Bits of Books - Books by Title
A Lust For Window Sillsr
A lover's guide to British buildings
More books on History
If an old London house has windows recessed four inches deep or more, it was built after 1709, when fire safety laws were passed following 1666 Greta Fire of London. Before that, windows were built flush with front, and it only required flames brushing the outside frame to set whole window, then the house, alight.
Normans never figured out that a pointed arch can carry more weight than a round one. So if you see big semi-circles of stone, you're looking at a Norman work. And bc they built their columns hollow, then filled them with rubble, they weren't as strong as solid stone, and had to be made much chunkier.
Early English cathedrals originally had walls covered in red and black paint. All gone now, and we are left with monchromatic churches.
Nobles originally slept in the same large hall as their subjects, albeit in a private bower. After he retired, the subjects cleared away the tables and benches, and covered the floor with bedding. This ritual of making a bed from scratch each evening is why we still 'make a bed' today.
Early workers' cottages were originally built round an A-frame made by splitting a curved tree trunk in half. (To get this shape, builders cut down trees that grew horizontally out of river banks before sprouting upwards). The smallest cottages had two pairs of these 'crucks', one at each end of the building. Larger buildings repeated the crucks every 16 feet.
Most genuine Tudor wooden houses were destroyed in the Great Fire. Wooden houses had actually been banned in London by James I in 1605. He echoed Emp Augustus (I found Rome brick and left it marble) by saying he had found a city of sticks and left it of brick.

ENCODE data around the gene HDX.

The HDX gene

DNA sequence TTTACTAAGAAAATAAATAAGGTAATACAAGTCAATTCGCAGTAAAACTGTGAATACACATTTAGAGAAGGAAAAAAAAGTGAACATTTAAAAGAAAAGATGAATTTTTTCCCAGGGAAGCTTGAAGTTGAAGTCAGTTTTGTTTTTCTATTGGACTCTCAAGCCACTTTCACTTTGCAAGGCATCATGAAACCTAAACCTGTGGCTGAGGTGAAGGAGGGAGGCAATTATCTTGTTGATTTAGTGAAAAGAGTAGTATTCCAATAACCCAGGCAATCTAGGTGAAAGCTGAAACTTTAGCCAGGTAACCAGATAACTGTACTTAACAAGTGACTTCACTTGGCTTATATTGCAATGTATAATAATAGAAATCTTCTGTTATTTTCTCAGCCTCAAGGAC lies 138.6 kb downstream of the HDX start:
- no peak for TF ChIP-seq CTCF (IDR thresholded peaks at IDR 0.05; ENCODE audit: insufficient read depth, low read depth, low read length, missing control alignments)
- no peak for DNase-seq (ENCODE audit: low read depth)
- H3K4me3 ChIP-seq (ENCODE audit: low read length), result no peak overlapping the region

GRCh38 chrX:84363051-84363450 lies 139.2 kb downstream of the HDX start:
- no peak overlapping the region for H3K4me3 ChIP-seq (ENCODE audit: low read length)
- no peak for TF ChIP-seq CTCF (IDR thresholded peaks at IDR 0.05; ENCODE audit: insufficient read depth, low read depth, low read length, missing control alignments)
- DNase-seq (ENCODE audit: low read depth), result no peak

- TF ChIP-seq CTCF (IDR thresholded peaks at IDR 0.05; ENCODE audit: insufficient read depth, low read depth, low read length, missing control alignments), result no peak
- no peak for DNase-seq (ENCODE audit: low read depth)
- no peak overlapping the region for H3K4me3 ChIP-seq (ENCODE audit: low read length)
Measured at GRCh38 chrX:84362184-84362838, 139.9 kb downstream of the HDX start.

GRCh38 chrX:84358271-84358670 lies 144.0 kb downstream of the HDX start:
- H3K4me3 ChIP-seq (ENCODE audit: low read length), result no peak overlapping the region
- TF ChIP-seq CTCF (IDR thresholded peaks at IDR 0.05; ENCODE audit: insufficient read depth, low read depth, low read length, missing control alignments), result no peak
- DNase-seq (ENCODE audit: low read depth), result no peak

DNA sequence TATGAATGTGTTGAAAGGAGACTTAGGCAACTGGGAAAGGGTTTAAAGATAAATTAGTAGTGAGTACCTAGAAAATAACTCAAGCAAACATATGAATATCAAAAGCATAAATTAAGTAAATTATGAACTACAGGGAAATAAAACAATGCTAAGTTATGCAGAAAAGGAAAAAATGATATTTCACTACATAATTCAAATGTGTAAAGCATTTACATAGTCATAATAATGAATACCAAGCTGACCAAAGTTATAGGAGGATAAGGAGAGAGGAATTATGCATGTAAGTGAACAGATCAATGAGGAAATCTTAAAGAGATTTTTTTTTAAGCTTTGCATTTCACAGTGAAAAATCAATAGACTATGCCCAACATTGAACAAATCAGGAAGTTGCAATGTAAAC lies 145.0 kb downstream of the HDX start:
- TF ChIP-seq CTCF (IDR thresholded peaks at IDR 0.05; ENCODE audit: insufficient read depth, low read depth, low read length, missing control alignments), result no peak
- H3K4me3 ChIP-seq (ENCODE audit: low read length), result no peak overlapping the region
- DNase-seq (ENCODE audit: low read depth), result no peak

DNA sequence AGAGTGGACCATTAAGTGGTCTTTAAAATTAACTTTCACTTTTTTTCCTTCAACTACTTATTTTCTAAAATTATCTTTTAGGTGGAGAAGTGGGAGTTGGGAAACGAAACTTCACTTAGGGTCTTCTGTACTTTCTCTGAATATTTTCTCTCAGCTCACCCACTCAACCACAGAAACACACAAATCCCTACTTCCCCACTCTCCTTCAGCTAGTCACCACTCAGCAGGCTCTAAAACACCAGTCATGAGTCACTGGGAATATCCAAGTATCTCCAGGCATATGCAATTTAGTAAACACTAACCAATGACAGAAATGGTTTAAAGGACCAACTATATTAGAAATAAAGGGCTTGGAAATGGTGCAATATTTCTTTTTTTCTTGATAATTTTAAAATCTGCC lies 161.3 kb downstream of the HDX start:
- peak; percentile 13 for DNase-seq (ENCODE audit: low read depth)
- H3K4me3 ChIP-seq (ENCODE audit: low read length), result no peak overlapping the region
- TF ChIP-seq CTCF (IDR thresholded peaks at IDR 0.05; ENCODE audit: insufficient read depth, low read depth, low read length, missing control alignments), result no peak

This was taken further by architect John Nash, in late C18 who covered all his buildings in stucco, satirised as 'finds us all brick and leaves us all plaster'.
Euro buildings commonly built enfilade - rooms running off one another- whereas English early adopted a corridor, often as a thermal barrier along the colder north side. Consequently, English has no equivalent of German schwellenangst, or 'threshold anxiety' when moving from one room to the next.
Makers of TV period drama always use houses built at the same time as the set, as if nothing else was built before. But when they want grandeur, they go for Palladian, no matter what period. And many use the same house - Wrotham House in Hertfordshire, built in 1754, and still owned by the original family (the Byngs). The architect, Isaac Ware, was famously discovered as a chimneysweep sketching Inigo Jones' Banqueting House in chalk on the pavement.
Big contrast between the humble facade of 10 Downing St and the grandeur within. The front dates from 1775 when the original 1683 house was refaced. It is two 1683 houses knocked into one in 1735 for the first PM, Sir Robert Walpole. It was modernised. most recently for Margaret Thatcher in 1989. (The architect incl a little joke in a plaster frieze - a little model of a roof thatcher working with characteristic industry and determination.
Originally front doors were made of fine English oak, which hardens with weathering. Replaced by scheaper Scandinavian pine, which is softer, and needed thick layers of lead paint.
Terrace houses are purely British invention, and only find them in English colonies. They trace their roots back to Eoro palaces. The word 'palace' comes from Palatine Hill, where Emp Augustus built his splendid palace.
Bitish mad for their old houses. The National Trust has 3.5 million memebers, by far the biggest organiztion in UK.
Architect Norman Shaw responsible for most red brick suburban cottages. He had shirts specially tailored with outsized cuffs so that he cd sketch house plans for clients when he sat next to themat dinner table.
Up until 1914, less than 10% of British houses were owner occupied - everything else private landlords. But after WW1 rents frozen at 1914 levels, and councils began building houses for the poor. Landlords responded by selling up - between the wars they sold 3 million houses to owner occupiers. The real estate agent was born.
Books by Title
Books by Author
Books by Topic
Bits of Books To Impress